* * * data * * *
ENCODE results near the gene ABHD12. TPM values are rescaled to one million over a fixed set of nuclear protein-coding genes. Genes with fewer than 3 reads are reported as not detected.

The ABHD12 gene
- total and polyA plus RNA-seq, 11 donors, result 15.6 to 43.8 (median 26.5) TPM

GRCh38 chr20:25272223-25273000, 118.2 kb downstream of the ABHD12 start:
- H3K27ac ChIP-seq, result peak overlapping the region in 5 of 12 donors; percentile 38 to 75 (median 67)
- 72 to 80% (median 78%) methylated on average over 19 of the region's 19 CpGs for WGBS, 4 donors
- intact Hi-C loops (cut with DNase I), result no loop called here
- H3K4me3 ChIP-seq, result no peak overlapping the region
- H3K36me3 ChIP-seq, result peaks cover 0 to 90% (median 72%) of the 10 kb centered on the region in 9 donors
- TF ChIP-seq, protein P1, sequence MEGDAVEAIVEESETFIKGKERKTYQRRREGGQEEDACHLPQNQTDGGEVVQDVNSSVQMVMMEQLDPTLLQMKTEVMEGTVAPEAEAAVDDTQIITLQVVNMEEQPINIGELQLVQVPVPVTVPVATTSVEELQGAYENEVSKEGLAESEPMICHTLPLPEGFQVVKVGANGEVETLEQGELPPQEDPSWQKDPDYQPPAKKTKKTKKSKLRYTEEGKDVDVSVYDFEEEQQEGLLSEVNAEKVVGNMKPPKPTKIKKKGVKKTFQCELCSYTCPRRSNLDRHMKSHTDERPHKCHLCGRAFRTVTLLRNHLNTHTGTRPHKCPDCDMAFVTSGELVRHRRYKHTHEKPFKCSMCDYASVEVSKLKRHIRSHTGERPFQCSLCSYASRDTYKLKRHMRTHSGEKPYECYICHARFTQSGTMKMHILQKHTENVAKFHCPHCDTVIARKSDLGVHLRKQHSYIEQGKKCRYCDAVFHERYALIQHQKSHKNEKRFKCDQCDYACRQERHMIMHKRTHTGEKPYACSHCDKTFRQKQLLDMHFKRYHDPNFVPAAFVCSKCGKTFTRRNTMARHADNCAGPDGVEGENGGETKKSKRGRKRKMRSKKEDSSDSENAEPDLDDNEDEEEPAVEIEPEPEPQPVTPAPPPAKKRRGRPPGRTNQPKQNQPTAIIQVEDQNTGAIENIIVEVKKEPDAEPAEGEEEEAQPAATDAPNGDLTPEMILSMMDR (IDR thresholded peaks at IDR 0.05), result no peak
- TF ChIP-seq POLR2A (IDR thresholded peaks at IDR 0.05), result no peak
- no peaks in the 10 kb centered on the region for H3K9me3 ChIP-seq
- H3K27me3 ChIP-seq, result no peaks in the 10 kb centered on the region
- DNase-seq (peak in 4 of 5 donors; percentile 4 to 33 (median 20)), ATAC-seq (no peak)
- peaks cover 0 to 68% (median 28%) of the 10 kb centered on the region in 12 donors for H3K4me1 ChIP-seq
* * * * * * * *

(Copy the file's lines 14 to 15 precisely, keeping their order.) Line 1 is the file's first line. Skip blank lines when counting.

- DNase-seq (peak in 4 of 5 donors; percentile 4 to 33 (median 20)), ATAC-seq (no peak)
- peaks cover 0 to 68% (median 28%) of the 10 kb centered on the region in 12 donors for H3K4me1 ChIP-seq